Literacy is an essential life skill, not only for accessing education but for participation in society more broadly. Children who struggle to read and write will find it difficult to access all areas of the curriculum. Adults with low literacy not only have limited employment opportunities but also worse health outcomes. It is crucial that we support students to attain good literacy skills.
The purpose of literacy is to share meaning between an author and a reader – to understand what others have written, and to share your own ideas with others. However, the written form of English is not independent from the spoken form. It is an alternative set of visual symbols that were arbitrarily mapped onto the spoken language so that messages could be shared over space and time. Most children begin to learn to read and write following many years of experience understanding and speaking spoken English. Unlike spoken language, which usually develops spontaneously given sufficient exposure to speech, literacy normally depends upon explicit instruction. Here, we review research evidence about the early stages of literacy development so that we can explore which forms of literacy instruction are most effective.
Literacy depends upon a wide range of language and cognitive skills. Theories of skilled literacy are concerned with the processes that are used during reading and writing. Theories of literacy development describe how literacy changes as children gain the language and cognitive skills that underpin those processes. To maximise the benefits of literacy instruction, it is essential to understand the processes used during reading and writing, and the skills that need to be in place to enable those processes to function efficiently. Only then can we understand broader factors that influence the development of those skills, such as affective factors including self-efficacy and motivation, or environmental factors including the home and school literacy environment.
When describing literacy, it is useful to distinguish between reading and writing, and to also separate individual words from connected text, forming four areas of literacy (see Table 1: Areas of Literacy). At the level of individual words, literacy is comprised of word reading and spelling. At the level of connected text, literacy is reading comprehension and writing composition. These areas of literacy are interrelated but distinguishable. Distinguishing between areas of literacy in this way enables us to think more precisely about underlying skills, and to consider why particular weaknesses impact on certain areas of literacy more than others.
Table 1: Areas of literacy
Very few models of literacy attempt to account for both word level and text level processes. A popular exception is the Simple View of Reading, which is depicted in Figure 1. This theory argues that reading is the product of decoding written words and language comprehension skills. The Simple View of Reading defines decoding as recognition and understanding of visually presented words. In other words, this includes both letter-by-letter decoding skills and automatic word recognition. Here, we refer to this as Word Reading. Language comprehension is defined in the Simple View of Reading as the ability to take word level information and use it at sentence and discourse level. In other words, language comprehension encompasses all of the knowledge about language needed to understand the meaning of sentences and paragraphs that goes beyond recognising specific words.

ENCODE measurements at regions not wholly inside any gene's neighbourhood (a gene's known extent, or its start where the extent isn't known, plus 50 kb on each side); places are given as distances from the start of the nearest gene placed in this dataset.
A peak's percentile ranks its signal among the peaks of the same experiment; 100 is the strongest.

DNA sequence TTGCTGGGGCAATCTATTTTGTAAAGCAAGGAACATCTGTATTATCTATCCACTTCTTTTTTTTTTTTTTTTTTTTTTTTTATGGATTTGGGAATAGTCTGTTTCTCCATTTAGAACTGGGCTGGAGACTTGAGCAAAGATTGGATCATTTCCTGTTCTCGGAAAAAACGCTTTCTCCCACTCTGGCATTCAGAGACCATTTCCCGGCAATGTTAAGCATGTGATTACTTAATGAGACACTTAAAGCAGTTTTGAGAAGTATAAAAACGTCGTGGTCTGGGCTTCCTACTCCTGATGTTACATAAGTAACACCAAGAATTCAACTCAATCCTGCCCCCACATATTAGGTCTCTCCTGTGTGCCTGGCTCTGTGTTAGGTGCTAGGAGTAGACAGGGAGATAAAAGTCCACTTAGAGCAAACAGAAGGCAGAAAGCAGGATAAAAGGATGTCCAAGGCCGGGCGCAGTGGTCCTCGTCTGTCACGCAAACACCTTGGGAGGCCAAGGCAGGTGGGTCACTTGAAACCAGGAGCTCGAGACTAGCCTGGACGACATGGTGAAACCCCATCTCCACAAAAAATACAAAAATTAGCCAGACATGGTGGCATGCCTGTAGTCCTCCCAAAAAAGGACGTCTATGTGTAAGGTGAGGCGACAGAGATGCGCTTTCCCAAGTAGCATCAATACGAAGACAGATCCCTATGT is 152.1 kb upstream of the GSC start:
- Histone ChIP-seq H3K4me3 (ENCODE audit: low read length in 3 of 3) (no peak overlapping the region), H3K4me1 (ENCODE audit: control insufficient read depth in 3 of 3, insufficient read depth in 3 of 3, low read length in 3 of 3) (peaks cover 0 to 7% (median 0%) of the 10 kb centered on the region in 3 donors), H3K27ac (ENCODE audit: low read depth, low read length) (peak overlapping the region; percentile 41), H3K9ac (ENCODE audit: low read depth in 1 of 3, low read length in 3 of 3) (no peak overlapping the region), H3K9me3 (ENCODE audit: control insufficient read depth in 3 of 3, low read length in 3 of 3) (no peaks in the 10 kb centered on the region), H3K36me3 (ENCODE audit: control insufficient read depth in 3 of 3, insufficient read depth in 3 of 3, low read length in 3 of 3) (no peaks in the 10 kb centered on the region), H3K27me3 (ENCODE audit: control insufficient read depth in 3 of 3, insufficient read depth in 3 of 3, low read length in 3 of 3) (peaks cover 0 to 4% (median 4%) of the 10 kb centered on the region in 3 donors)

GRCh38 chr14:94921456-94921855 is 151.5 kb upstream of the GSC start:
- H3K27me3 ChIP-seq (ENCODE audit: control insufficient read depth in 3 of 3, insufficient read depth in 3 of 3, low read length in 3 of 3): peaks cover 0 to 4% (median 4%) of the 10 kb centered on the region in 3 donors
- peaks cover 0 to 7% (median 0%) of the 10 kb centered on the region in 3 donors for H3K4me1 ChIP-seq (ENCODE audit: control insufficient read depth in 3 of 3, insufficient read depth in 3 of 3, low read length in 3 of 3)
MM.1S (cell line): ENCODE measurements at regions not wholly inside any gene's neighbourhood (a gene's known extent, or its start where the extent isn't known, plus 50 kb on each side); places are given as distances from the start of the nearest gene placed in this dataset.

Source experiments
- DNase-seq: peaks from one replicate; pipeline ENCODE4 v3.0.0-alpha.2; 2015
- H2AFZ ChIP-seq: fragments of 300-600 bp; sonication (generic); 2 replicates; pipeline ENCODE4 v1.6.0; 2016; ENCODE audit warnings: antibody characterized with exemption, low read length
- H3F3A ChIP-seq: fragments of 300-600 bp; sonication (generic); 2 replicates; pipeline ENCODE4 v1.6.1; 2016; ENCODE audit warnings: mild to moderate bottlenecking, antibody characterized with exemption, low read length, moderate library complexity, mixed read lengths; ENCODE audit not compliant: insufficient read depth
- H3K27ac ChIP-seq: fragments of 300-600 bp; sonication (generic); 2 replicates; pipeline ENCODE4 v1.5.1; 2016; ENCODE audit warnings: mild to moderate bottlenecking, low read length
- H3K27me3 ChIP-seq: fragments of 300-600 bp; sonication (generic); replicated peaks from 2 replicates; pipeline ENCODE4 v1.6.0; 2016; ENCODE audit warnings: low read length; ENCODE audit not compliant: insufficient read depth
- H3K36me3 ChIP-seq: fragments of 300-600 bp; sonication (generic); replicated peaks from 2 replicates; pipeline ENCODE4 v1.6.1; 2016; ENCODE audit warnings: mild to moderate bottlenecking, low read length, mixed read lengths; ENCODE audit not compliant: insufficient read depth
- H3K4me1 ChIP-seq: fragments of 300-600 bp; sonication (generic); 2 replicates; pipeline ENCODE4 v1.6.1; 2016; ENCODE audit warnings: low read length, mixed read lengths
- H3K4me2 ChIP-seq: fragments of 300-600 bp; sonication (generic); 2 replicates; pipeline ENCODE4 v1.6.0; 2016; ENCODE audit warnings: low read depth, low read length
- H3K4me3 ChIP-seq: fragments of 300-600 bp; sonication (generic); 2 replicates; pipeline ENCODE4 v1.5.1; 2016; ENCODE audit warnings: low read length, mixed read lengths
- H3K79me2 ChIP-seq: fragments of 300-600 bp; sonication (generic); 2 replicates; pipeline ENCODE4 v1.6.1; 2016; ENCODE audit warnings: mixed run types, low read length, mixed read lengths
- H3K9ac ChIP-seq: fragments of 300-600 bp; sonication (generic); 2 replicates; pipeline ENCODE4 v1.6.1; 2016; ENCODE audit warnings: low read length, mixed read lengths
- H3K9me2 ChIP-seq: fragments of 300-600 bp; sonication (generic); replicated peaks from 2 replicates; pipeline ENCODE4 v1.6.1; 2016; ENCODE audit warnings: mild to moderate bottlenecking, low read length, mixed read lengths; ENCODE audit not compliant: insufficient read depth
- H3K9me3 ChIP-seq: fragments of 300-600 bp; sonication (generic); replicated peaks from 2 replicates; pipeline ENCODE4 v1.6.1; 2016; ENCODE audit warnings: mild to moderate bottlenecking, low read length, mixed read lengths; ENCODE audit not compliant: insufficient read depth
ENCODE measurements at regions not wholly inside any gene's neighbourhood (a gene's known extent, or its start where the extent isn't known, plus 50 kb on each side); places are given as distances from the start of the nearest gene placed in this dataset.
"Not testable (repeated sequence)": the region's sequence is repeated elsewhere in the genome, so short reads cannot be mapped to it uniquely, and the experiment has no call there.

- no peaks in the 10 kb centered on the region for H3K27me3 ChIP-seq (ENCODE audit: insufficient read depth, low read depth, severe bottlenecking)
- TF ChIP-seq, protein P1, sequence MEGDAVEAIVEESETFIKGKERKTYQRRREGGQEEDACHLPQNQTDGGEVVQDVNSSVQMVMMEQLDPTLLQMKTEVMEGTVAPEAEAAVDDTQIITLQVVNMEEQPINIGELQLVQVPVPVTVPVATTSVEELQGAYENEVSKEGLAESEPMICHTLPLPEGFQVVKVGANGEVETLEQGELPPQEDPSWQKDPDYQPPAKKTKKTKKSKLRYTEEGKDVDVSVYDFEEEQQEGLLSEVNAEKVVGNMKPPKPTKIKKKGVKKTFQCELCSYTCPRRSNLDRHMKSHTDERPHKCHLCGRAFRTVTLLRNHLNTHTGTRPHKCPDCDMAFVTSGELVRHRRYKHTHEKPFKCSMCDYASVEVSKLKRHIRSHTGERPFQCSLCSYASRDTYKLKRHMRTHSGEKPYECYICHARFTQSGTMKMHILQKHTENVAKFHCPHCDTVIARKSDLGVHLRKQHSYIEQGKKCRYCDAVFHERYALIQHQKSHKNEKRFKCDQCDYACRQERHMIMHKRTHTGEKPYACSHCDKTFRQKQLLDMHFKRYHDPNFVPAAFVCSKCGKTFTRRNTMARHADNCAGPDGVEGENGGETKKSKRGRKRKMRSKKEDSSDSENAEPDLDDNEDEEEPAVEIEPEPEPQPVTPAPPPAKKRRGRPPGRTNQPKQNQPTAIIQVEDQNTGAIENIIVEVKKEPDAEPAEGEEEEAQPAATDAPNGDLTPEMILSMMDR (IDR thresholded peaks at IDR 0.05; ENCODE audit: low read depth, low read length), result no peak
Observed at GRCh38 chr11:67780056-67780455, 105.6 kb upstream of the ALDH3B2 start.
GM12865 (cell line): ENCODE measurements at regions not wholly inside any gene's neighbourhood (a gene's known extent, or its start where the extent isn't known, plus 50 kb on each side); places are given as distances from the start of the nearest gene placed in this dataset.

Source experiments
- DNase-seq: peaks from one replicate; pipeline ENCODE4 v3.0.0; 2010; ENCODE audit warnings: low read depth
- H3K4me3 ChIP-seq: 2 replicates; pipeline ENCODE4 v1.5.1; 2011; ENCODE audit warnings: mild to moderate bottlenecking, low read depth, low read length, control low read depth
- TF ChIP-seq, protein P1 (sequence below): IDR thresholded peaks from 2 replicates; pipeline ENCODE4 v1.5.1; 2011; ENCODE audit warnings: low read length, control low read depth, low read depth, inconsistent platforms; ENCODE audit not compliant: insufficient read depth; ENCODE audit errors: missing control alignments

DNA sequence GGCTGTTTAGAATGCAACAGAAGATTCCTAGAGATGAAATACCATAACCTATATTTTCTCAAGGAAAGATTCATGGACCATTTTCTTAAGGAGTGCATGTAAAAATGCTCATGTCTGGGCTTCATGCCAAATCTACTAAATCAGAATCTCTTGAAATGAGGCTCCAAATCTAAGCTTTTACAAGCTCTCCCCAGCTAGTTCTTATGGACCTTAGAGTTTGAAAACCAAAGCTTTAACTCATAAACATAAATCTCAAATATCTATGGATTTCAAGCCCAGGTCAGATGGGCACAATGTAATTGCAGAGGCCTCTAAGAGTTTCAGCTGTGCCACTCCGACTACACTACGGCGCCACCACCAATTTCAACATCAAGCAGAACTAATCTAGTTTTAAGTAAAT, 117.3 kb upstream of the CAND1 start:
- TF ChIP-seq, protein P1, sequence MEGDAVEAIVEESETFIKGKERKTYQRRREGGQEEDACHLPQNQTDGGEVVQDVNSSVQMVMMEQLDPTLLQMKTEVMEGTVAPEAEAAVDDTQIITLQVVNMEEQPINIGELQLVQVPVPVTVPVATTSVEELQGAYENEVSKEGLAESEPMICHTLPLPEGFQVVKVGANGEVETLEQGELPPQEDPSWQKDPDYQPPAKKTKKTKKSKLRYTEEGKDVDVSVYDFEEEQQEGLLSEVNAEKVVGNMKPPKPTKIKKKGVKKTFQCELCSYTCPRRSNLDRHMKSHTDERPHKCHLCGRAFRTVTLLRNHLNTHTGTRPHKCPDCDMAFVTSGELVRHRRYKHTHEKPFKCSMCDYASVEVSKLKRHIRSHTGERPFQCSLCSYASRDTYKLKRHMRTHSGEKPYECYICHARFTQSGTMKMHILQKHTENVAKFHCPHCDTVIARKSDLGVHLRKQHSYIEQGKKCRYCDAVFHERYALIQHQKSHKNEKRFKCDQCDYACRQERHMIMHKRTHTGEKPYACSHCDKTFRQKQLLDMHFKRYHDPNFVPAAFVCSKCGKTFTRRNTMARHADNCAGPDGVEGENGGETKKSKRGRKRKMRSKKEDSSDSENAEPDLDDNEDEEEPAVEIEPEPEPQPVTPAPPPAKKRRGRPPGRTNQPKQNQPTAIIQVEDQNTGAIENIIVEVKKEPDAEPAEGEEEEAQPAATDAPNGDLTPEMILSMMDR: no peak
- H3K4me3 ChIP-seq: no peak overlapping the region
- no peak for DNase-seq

The distinction between word reading and comprehension is supported by a great deal of research. In particular, children can have strengths in one dimension but weaknesses in another. Those who are good at both word reading and comprehension read well. Those with weaknesses in either or both dimensions will have difficulty reading but will show different profiles of reading difficulties. This has important implications for teachers, because it informs what teachers should do to help these children overcome their difficulties. A child who has word reading difficulties needs a targeted word reading intervention such as phonics. A child who can read words well but struggles with comprehension will not benefit from the same approach. To be useful for teachers in terms of appropriate next steps for individual students, reading assessments need to distinguish between these two dimensions.
Reading and spelling individual words: Knowledge about sounds, letters and meaning
Much of early literacy development is concerned with learning to read and spell individual words. Knowledge about words is stored in the mental lexicon – our internal vocabulary or dictionary. The mental lexicon is accessed by both speech and literacy processes. When a child learns spoken language, they learn to link a set of sounds (the spoken form) with a specific meaning. When that child learns to read, they learn the written form of a word that links to the spoken form and the meaning. Early in learning to read, a child will largely be mapping letters to spoken words already in their mental lexicon, while later in development, they may be learning entirely new words through reading. Knowledge about words can be summarised in terms of two areas: knowledge about sounds, letters and meaning, and the connections between those areas of knowledge (see Figure 2).